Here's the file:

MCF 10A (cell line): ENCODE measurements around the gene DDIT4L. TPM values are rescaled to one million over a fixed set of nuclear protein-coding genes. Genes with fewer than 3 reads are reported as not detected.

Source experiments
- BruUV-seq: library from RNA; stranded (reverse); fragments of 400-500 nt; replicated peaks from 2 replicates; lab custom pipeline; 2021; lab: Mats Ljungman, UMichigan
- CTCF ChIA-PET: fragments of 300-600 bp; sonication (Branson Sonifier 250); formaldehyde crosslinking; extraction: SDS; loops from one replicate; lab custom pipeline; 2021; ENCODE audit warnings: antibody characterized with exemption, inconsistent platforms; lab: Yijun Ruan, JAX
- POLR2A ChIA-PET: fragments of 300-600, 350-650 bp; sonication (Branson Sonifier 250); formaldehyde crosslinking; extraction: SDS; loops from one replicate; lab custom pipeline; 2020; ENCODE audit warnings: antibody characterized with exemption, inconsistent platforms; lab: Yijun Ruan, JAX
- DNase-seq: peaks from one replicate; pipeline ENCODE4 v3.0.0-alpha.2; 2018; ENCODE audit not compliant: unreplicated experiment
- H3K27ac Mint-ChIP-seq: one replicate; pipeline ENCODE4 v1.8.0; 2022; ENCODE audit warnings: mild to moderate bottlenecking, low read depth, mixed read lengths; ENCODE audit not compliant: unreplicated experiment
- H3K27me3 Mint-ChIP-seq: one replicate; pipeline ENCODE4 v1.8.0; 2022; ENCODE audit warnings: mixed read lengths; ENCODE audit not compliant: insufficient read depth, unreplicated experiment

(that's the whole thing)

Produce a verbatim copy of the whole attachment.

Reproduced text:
MCF 10A (cell line): ENCODE measurements around the gene DDIT4L. TPM values are rescaled to one million over a fixed set of nuclear protein-coding genes. Genes with fewer than 3 reads are reported as not detected.

Source experiments
- BruUV-seq: library from RNA; stranded (reverse); fragments of 400-500 nt; replicated peaks from 2 replicates; lab custom pipeline; 2021; lab: Mats Ljungman, UMichigan
- CTCF ChIA-PET: fragments of 300-600 bp; sonication (Branson Sonifier 250); formaldehyde crosslinking; extraction: SDS; loops from one replicate; lab custom pipeline; 2021; ENCODE audit warnings: antibody characterized with exemption, inconsistent platforms; lab: Yijun Ruan, JAX
- POLR2A ChIA-PET: fragments of 300-600, 350-650 bp; sonication (Branson Sonifier 250); formaldehyde crosslinking; extraction: SDS; loops from one replicate; lab custom pipeline; 2020; ENCODE audit warnings: antibody characterized with exemption, inconsistent platforms; lab: Yijun Ruan, JAX
- DNase-seq: peaks from one replicate; pipeline ENCODE4 v3.0.0-alpha.2; 2018; ENCODE audit not compliant: unreplicated experiment
- H3K27ac Mint-ChIP-seq: one replicate; pipeline ENCODE4 v1.8.0; 2022; ENCODE audit warnings: mild to moderate bottlenecking, low read depth, mixed read lengths; ENCODE audit not compliant: unreplicated experiment
- H3K27me3 Mint-ChIP-seq: one replicate; pipeline ENCODE4 v1.8.0; 2022; ENCODE audit warnings: mixed read lengths; ENCODE audit not compliant: insufficient read depth, unreplicated experiment